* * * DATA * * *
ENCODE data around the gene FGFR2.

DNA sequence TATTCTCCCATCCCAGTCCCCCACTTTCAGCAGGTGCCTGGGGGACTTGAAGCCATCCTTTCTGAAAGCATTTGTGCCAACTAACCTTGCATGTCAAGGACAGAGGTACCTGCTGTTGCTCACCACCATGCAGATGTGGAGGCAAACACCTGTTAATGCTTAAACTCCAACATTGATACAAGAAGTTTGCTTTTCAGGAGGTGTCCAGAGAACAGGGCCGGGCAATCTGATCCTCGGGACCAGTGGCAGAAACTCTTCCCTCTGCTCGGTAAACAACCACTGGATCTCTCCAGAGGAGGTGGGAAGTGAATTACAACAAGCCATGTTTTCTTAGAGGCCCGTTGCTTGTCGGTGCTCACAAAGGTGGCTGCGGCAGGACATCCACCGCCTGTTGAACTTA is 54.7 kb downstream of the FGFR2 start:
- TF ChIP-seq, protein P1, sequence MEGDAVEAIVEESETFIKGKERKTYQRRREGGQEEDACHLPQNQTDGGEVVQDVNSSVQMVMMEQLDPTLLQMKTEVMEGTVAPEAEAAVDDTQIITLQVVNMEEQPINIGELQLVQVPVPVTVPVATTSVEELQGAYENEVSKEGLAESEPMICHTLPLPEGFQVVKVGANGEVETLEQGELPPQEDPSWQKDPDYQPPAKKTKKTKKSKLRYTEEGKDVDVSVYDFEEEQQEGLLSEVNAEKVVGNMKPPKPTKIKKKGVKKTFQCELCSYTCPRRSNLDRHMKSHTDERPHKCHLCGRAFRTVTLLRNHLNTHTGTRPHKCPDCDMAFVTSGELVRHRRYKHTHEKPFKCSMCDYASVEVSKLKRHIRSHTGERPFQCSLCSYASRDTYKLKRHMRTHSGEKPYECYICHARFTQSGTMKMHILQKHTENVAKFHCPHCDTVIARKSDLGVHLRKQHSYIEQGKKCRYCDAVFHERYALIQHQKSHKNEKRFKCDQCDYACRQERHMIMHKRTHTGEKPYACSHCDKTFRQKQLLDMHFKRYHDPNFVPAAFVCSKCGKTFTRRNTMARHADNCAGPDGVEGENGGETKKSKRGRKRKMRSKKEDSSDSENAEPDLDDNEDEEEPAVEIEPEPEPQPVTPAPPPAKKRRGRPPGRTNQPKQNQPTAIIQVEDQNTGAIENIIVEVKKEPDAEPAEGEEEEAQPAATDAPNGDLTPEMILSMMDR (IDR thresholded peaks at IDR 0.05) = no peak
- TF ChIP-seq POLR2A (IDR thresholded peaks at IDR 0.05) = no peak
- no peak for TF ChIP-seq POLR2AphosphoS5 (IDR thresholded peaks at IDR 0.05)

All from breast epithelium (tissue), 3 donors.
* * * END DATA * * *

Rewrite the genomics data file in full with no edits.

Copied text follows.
ENCODE data around the gene FGFR2.

DNA sequence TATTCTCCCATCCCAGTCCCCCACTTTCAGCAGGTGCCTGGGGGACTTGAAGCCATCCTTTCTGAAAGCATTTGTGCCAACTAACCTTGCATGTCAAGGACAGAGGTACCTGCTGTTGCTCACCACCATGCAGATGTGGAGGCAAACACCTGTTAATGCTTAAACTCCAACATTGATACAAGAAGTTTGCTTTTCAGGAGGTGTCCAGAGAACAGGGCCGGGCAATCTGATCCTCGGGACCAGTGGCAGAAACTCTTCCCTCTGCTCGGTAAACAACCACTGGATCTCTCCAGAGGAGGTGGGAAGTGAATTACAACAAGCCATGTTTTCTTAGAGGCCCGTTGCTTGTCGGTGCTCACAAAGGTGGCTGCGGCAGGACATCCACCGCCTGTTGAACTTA is 54.7 kb downstream of the FGFR2 start:
- TF ChIP-seq, protein P1, sequence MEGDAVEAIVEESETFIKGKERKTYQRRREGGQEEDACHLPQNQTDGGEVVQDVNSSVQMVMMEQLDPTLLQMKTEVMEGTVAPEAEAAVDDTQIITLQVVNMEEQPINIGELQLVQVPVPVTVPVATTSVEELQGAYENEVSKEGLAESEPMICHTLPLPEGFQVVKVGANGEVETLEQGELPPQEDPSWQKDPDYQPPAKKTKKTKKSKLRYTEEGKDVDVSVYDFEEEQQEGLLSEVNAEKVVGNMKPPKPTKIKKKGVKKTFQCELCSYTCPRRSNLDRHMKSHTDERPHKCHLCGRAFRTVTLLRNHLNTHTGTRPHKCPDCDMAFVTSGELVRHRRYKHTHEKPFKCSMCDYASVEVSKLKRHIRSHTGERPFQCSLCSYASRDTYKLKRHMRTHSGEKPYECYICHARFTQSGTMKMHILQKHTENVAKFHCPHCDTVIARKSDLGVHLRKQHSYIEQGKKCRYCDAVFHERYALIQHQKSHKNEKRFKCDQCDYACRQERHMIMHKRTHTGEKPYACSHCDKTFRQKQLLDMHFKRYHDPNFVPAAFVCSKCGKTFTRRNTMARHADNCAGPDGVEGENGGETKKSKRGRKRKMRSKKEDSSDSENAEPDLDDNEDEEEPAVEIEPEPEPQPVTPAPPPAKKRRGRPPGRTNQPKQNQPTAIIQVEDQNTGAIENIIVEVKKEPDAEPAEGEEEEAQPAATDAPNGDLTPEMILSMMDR (IDR thresholded peaks at IDR 0.05) = no peak
- TF ChIP-seq POLR2A (IDR thresholded peaks at IDR 0.05) = no peak
- no peak for TF ChIP-seq POLR2AphosphoS5 (IDR thresholded peaks at IDR 0.05)

All from breast epithelium (tissue), 3 donors.